A tough sell in Michigan
Grades for schools: Debate not over?By DAVID EGGERT
LANSING — The debate over publicizing A-to-F grades for every public school in Michigan is not entirely over, despite a surprise decision by top education officials to back away from the proposed system that proponents say has worked elsewhere.
State Superintendent Brian Whiston will default to “dashboard”-style report cards without any letter grades, to replace the current color-coded marks that have come under much criticism. But the caveat remains that the Republican-led Legislature and Gov. Rick Snyder, who required letter grades in Detroit as part of a state bailout of the district, could still decide that letter grades should be issued statewide.
It will be a tough sell.
Rep. Tim Kelly, who chairs the House Education Committee and who backs A-to-F grades, said there probably is “not a great appetite” among lawmakers to require the calculation of a single summative grade for each school. But they may vote by summer to require letter grades to be issued in subcategories such as how a school’s students do on the state test compared with others and their progress over time, he said.
“We’re going to have to pick this ball up,” said Kelly, a Saginaw Township Republican who criticized Whiston’s reversal. “Whatever we do has to be simple, transparent and meaningful. … The whole idea was there was no reason to have Detroit as a stand-alone and it should be statewide.”
Whiston reports to the elected, bipartisan State Board of Education and not Snyder. He acknowledged Tuesday at the board’s meeting that he clearly was heading toward implementing letter grades. He personally prefers issuing grades in various subgroups, but not cumulative grades.
“I think the board wanted to go in a different direction. So it’s the board that has done this,” he said, pointing to its unanimous vote against letter grades. Venessa Keesler, a deputy state superintendent, said public comments on A-to-F grading were “somewhat balanced” for and against.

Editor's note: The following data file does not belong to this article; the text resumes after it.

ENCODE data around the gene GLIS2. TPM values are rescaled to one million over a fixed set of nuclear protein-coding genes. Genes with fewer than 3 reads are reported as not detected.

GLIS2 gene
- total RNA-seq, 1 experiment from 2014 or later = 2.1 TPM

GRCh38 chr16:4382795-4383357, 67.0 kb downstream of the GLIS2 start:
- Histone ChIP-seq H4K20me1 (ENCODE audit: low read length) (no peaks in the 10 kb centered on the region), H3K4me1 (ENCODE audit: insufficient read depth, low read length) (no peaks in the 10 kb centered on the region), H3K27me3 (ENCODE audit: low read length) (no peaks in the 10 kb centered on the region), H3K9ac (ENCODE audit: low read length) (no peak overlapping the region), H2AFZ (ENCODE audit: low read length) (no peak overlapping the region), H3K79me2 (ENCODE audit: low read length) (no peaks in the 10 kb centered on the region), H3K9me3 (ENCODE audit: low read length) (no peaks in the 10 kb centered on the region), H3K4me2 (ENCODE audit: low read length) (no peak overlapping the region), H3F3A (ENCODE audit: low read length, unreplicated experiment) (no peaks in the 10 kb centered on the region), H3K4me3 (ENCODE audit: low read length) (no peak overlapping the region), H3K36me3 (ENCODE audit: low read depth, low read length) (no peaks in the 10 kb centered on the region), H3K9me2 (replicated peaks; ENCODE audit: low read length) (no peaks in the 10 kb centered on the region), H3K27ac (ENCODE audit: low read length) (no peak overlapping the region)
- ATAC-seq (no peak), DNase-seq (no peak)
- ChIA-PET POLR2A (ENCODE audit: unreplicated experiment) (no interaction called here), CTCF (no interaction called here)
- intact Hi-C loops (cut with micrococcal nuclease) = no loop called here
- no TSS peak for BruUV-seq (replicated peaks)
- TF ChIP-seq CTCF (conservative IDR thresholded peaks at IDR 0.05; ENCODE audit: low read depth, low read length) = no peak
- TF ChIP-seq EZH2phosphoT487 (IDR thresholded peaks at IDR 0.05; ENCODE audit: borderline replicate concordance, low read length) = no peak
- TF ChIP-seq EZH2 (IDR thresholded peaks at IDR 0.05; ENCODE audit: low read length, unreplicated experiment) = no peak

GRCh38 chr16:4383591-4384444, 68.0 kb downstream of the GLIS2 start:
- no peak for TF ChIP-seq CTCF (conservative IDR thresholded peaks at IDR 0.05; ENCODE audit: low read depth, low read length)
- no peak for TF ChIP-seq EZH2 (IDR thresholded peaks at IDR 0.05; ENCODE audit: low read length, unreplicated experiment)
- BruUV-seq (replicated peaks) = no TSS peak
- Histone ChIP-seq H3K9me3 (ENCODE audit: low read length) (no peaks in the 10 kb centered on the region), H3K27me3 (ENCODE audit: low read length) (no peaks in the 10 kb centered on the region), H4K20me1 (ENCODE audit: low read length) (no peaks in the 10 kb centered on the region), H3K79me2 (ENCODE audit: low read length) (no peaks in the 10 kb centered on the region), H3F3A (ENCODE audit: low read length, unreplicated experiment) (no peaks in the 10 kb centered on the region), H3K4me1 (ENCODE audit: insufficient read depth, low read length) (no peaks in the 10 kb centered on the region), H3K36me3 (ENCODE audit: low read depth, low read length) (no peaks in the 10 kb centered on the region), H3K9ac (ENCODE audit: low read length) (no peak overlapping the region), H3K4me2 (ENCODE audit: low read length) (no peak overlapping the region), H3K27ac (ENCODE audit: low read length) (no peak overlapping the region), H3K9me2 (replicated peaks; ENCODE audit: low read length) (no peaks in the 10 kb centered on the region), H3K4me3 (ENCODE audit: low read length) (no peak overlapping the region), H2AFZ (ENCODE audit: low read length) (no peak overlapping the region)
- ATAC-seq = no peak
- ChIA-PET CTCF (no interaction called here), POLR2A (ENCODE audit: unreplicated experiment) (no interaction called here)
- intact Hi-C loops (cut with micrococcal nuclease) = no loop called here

The agency will propose three options in a plan to comply with a new federal education law. One would give each school an overall letter grade and grades in various categories; another would issue letter grades in the categories only; and a third — the default — would publish a dashboard-style scorecard with no letter grades.
“I think this is going to be an ongoing conversation that may or may not get resolved,” Whiston said, referring to legislators. The Republican governor supports A-to-F grades. A-to-F legislation died in the House in 2013.
Whiston’s decision was praised by local superintendents and teacher unions but criticized by school-choice promoters and research groups such as the Education Trust-Midwest, which advocates for higher student achievement, particularly for minorities and the poor. It urged Whiston not to backpedal on “real accountability.”
“Using a clear summative letter grade, the state would provide a clear signal to students, parents and other community stakeholders about how their school is performing against national performance benchmarks and other schools around the state,” said executive director Amber Arellano.
Josh Cowen, an associate education professor at Michigan State University, said research shows that letter grades — which he said are inherently easier to understand than other marks — had a positive effect in New York City, especially when schools were given an F instead of, say, a D.
“It is the intention to avoid the lowest grade that we end up seeing some of the benefits,” he said. Cowen said when New York later stuck with a similar accountability system but dropped letter grades, “we found no positive effects anymore.
“The idea is that people just don’t know what it means anymore” when a lot of information about a school’s performance is publicized, he said. “Parents don’t know what it means. Some of the districts’ leaders and teachers don’t know what it means. But everybody knows what an A means and everybody knows what an F means. You have to kind of weigh the cost of stigma against a very real way of summarizing information in a way that people can understand and act on.”
Board members from both parties said overall letter grades are superficial, deceptive and could unfairly affect the real estate market in communities. They said parents know the quality of their local schools.
“Worse than us giving them a whole lot of information is giving them something that’s so simplistic that it can be misleading,” said Pamela Pugh, a Democrat. “They are concerned about one summed-up letter grade truly capturing the essence of what’s going on in those buildings.”
According to Michigan’s draft plan, initial modeling showed that grades would have been distributed as follows: A (23 percent, 634 schools), B (29 percent, 804 schools), C (22 percent, 612 schools), D (13 percent, 348 schools) and F (14 percent, 383 schools).
Republican Eileen Weiser said she supported letter grades as recently as a month ago but changed course after hearing “very powerful arguments.” She expressed concern, though, that Michigan has not found a way to improve schools even at a time of increasing alarm that students have lost much ground nationally.
Fourth-graders rank 41st in reading, and eighth-graders rank 37th in math, according to a commission Snyder tasked with recommending changes to the education system.
“We aren’t moving our worst schools along enough … and we also haven’t found a way to move children to better schools in a lot of the areas where these schools exist,” Weiser said.